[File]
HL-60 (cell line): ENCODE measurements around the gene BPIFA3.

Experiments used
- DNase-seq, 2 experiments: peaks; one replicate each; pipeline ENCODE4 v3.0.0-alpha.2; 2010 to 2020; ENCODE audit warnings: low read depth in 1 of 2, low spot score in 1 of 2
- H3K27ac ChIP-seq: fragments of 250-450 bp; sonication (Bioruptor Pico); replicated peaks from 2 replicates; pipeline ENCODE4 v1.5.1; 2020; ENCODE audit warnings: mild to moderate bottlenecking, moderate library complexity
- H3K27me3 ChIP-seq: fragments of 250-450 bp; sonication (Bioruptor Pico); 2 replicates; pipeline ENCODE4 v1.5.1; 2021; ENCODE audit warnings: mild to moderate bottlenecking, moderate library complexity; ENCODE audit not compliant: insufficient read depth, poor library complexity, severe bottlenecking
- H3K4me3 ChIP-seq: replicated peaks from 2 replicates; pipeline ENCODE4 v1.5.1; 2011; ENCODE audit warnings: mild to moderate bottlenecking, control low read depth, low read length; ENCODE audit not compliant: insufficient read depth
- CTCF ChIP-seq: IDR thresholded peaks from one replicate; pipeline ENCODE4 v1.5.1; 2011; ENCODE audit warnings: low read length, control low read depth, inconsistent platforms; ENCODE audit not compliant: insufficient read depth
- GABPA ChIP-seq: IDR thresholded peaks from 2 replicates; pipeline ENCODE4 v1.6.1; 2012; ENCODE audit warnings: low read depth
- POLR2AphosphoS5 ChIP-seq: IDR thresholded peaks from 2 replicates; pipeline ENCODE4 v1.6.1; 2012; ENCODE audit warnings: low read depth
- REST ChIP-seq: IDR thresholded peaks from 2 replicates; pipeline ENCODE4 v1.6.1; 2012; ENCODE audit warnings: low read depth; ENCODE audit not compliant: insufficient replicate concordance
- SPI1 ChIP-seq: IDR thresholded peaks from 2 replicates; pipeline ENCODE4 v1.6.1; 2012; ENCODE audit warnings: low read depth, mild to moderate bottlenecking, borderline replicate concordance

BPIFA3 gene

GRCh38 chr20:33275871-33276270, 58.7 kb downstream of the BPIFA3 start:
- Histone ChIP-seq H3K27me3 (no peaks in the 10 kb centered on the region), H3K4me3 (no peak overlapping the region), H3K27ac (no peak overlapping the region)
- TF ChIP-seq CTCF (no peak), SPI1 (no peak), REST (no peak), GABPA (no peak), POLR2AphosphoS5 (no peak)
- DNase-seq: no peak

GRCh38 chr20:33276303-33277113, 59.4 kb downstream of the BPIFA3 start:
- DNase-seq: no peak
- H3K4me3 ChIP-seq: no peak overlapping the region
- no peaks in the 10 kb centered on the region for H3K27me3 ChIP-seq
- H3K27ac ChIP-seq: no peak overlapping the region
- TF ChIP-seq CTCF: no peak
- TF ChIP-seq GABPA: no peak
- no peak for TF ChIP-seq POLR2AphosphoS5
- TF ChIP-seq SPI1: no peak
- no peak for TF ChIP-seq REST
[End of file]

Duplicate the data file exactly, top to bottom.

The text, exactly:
HL-60 (cell line): ENCODE measurements around the gene BPIFA3.

Experiments used
- DNase-seq, 2 experiments: peaks; one replicate each; pipeline ENCODE4 v3.0.0-alpha.2; 2010 to 2020; ENCODE audit warnings: low read depth in 1 of 2, low spot score in 1 of 2
- H3K27ac ChIP-seq: fragments of 250-450 bp; sonication (Bioruptor Pico); replicated peaks from 2 replicates; pipeline ENCODE4 v1.5.1; 2020; ENCODE audit warnings: mild to moderate bottlenecking, moderate library complexity
- H3K27me3 ChIP-seq: fragments of 250-450 bp; sonication (Bioruptor Pico); 2 replicates; pipeline ENCODE4 v1.5.1; 2021; ENCODE audit warnings: mild to moderate bottlenecking, moderate library complexity; ENCODE audit not compliant: insufficient read depth, poor library complexity, severe bottlenecking
- H3K4me3 ChIP-seq: replicated peaks from 2 replicates; pipeline ENCODE4 v1.5.1; 2011; ENCODE audit warnings: mild to moderate bottlenecking, control low read depth, low read length; ENCODE audit not compliant: insufficient read depth
- CTCF ChIP-seq: IDR thresholded peaks from one replicate; pipeline ENCODE4 v1.5.1; 2011; ENCODE audit warnings: low read length, control low read depth, inconsistent platforms; ENCODE audit not compliant: insufficient read depth
- GABPA ChIP-seq: IDR thresholded peaks from 2 replicates; pipeline ENCODE4 v1.6.1; 2012; ENCODE audit warnings: low read depth
- POLR2AphosphoS5 ChIP-seq: IDR thresholded peaks from 2 replicates; pipeline ENCODE4 v1.6.1; 2012; ENCODE audit warnings: low read depth
- REST ChIP-seq: IDR thresholded peaks from 2 replicates; pipeline ENCODE4 v1.6.1; 2012; ENCODE audit warnings: low read depth; ENCODE audit not compliant: insufficient replicate concordance
- SPI1 ChIP-seq: IDR thresholded peaks from 2 replicates; pipeline ENCODE4 v1.6.1; 2012; ENCODE audit warnings: low read depth, mild to moderate bottlenecking, borderline replicate concordance

BPIFA3 gene

GRCh38 chr20:33275871-33276270, 58.7 kb downstream of the BPIFA3 start:
- Histone ChIP-seq H3K27me3 (no peaks in the 10 kb centered on the region), H3K4me3 (no peak overlapping the region), H3K27ac (no peak overlapping the region)
- TF ChIP-seq CTCF (no peak), SPI1 (no peak), REST (no peak), GABPA (no peak), POLR2AphosphoS5 (no peak)
- DNase-seq: no peak

GRCh38 chr20:33276303-33277113, 59.4 kb downstream of the BPIFA3 start:
- DNase-seq: no peak
- H3K4me3 ChIP-seq: no peak overlapping the region
- no peaks in the 10 kb centered on the region for H3K27me3 ChIP-seq
- H3K27ac ChIP-seq: no peak overlapping the region
- TF ChIP-seq CTCF: no peak
- TF ChIP-seq GABPA: no peak
- no peak for TF ChIP-seq POLR2AphosphoS5
- TF ChIP-seq SPI1: no peak
- no peak for TF ChIP-seq REST